According to the updated Building Policies of Williams College, all building projects of $5.3 million dollars or above must pursue LEED Gold certification (or a similarly high-performance building standard) or higher. In the past few years, the College has experimented with a couple of these certifications that require more sustainable building and operational practices including Living Building Challenge, Zero Energy Certification, and Passive House – explained here in detail.
A chart and list of the certified buildings on campus can be found here.
The U.S. Green Building Council manages the Leadership in Energy and Environmental Design (LEED) rating system, used widely across university systems to provide a framework for “healthy, highly efficient, and cost-saving green buildings.” The LEED system works on a point basis, with four categories increasing in value: certified, silver, gold, and platinum. According to Williams College’s commitment to building projects sustainably, new construction ought to meet or surpass LEED certification. Data collected from the 2019 “Conceptualizing our Carbon” poster series shows that LEED accredited buildings are functioning at a higher efficiency than our older buildings.
The International Living Future Institute has several building challenges dedicated to setting guidelines for and rewarding highly efficient, low-energy, environmentally conscious, aesthetically attractive buildings of the future. Their Living Building Challenge (LBC) consists of 10 ‘petals’ that must be reached to attain full LBC certification: place, water, energy, health & happiness, materials, equity, and beauty. Buildings on the Williams College campus abide by many of these guidelines and either reach full certification or focus on a few of the challenge’s most essential petals.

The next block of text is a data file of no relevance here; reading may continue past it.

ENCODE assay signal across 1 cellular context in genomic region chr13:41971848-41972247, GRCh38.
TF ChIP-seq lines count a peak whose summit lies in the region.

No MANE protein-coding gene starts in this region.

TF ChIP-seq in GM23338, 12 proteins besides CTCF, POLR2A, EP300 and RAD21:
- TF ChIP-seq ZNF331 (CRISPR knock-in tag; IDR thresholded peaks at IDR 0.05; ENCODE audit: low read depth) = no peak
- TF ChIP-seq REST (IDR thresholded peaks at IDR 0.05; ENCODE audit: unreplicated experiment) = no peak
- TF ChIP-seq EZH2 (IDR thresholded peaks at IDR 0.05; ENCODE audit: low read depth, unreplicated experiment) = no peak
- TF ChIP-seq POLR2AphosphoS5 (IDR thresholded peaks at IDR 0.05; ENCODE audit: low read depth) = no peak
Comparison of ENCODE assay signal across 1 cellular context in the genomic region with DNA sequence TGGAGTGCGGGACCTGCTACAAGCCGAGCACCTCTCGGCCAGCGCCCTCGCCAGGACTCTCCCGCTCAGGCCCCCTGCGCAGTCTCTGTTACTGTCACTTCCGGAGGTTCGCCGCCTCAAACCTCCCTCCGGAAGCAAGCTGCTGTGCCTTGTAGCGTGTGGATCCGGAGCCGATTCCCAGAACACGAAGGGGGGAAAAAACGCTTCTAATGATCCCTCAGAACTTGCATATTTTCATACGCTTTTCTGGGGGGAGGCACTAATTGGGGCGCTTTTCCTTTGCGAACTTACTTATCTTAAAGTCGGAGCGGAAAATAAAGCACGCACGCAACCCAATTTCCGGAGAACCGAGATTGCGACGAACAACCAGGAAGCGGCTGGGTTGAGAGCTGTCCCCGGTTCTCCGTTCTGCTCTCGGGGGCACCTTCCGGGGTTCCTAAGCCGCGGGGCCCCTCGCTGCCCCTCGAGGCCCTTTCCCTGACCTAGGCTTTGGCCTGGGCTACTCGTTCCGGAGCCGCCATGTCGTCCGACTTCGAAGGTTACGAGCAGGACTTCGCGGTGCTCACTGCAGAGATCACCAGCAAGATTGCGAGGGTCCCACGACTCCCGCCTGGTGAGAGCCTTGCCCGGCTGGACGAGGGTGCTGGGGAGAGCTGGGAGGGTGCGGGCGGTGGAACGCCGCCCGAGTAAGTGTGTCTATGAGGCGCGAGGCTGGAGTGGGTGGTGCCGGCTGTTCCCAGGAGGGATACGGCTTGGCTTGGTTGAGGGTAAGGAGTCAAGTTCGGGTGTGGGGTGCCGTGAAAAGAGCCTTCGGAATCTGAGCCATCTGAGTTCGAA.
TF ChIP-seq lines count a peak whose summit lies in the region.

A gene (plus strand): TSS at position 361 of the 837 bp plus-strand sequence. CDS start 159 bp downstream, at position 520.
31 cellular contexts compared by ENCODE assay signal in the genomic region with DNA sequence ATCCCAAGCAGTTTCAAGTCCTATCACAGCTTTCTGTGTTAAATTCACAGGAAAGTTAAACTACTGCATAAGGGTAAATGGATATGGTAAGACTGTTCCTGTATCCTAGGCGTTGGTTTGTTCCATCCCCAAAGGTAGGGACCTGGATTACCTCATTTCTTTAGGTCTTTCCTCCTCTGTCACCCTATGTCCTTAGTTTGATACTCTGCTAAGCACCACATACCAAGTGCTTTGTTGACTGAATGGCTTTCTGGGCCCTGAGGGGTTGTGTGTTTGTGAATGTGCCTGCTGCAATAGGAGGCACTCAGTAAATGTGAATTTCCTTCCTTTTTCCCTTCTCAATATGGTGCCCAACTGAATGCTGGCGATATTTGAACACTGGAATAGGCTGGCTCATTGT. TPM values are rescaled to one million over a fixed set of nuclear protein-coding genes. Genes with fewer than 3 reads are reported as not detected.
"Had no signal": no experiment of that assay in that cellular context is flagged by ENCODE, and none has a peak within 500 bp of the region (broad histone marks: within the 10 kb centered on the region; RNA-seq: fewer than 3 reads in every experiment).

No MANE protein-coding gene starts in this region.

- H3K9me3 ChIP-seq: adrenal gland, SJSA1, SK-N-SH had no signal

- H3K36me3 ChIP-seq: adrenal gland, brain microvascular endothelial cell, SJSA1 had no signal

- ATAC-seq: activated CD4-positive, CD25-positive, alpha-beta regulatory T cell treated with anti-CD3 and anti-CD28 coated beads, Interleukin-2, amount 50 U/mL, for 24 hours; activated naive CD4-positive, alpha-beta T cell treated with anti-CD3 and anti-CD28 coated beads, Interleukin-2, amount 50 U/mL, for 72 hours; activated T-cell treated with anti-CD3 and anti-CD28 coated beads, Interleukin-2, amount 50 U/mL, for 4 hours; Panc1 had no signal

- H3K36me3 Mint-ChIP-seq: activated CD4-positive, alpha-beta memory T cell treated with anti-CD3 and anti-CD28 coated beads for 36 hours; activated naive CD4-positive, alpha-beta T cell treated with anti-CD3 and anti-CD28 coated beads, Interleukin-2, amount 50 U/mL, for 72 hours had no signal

Another standard by which Williams College abides in some buildings is the Zero Energy certification by the International Living Future Institute. Zero Energy focuses on high-performance buildings, with the standard requiring that a hundred percent of the building’s energy must come from on-site renewable sources, such as solar, wind, geothermal, or water power. This standard prohibits the use of fossil fuel combustion or nuclear power. It “exclusively on the energy balance of a project” instead of the broader approach of the LBC certification.
The Passive House Institute US, Inc. is a non-profit organization behind the international ‘Passive House’ standard, which focuses on ultra-low energy and “provide[s] superior indoor air quality, resilience during power outages, and an extremely quiet, comfortable indoor environment.” The reduction of the building’s ecological footprint is achieved through particular insulation, windows, space, and ventilation design.